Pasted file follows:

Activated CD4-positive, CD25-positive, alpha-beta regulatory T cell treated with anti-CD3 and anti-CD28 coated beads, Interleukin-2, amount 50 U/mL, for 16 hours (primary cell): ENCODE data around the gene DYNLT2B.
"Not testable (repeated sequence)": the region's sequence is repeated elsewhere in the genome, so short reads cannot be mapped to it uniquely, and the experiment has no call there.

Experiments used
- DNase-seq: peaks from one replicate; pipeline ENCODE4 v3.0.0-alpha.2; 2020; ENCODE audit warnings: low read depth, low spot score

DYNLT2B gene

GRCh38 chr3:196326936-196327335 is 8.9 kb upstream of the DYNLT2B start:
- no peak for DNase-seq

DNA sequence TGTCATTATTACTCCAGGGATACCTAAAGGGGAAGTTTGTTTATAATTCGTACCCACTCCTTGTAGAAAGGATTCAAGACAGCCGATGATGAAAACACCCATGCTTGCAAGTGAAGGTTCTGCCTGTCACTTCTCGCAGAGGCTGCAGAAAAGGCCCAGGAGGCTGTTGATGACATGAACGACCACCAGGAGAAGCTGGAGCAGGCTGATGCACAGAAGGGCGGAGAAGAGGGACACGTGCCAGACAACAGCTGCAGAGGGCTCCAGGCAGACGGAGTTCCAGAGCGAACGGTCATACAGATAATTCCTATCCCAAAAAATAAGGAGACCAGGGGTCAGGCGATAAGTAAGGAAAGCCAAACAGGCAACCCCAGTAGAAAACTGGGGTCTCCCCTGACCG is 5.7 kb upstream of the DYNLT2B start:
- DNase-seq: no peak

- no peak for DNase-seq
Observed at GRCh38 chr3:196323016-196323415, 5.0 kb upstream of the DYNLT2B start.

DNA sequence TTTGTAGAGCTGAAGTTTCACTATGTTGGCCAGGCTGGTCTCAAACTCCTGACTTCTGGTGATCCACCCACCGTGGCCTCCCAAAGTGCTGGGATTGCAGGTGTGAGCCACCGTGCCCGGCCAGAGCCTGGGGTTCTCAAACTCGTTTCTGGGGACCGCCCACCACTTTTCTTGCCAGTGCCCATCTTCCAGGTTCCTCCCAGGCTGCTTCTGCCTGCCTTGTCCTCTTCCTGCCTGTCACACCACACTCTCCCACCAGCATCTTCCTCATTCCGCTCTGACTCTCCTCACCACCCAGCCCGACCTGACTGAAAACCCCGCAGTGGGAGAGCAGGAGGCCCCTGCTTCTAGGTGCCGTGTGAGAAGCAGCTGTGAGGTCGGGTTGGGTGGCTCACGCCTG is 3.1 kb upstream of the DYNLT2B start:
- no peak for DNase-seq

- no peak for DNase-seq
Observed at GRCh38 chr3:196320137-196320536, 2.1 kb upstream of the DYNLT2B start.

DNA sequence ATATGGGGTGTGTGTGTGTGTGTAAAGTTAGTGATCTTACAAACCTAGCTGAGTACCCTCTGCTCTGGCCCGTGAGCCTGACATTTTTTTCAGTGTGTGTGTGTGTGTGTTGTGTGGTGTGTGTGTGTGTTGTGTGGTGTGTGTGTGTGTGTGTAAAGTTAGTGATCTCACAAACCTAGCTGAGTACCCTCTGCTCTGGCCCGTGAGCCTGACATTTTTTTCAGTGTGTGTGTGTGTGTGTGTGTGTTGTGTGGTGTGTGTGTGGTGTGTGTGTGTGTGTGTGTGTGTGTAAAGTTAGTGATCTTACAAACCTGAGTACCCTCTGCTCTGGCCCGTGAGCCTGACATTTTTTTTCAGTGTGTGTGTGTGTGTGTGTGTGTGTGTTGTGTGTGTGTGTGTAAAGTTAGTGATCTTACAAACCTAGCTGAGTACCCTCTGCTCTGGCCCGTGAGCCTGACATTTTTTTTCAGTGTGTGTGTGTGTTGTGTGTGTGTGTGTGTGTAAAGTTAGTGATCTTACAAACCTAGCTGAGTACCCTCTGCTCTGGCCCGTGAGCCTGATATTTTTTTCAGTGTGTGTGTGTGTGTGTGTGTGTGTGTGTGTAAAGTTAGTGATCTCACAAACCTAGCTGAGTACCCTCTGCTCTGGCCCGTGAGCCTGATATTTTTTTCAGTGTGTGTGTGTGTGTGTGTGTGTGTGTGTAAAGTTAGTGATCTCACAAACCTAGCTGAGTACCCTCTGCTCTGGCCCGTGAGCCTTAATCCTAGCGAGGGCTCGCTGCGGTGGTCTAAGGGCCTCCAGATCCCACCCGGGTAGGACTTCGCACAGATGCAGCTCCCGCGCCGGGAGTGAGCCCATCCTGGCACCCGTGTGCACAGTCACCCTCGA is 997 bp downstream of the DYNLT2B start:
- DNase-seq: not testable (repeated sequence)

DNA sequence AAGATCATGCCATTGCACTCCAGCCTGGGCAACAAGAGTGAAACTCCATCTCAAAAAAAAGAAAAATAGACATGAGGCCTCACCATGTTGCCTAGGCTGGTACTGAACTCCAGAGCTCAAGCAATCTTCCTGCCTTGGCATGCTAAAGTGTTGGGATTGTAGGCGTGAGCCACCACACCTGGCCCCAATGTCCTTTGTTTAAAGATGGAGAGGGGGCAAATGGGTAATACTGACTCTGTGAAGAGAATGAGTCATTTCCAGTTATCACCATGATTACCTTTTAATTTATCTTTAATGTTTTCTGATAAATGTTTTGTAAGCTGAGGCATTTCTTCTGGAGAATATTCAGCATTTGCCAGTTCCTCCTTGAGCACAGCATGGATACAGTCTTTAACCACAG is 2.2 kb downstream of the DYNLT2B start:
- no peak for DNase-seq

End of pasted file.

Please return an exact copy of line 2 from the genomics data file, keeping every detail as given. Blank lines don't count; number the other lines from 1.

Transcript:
"Not testable (repeated sequence)": the region's sequence is repeated elsewhere in the genome, so short reads cannot be mapped to it uniquely, and the experiment has no call there.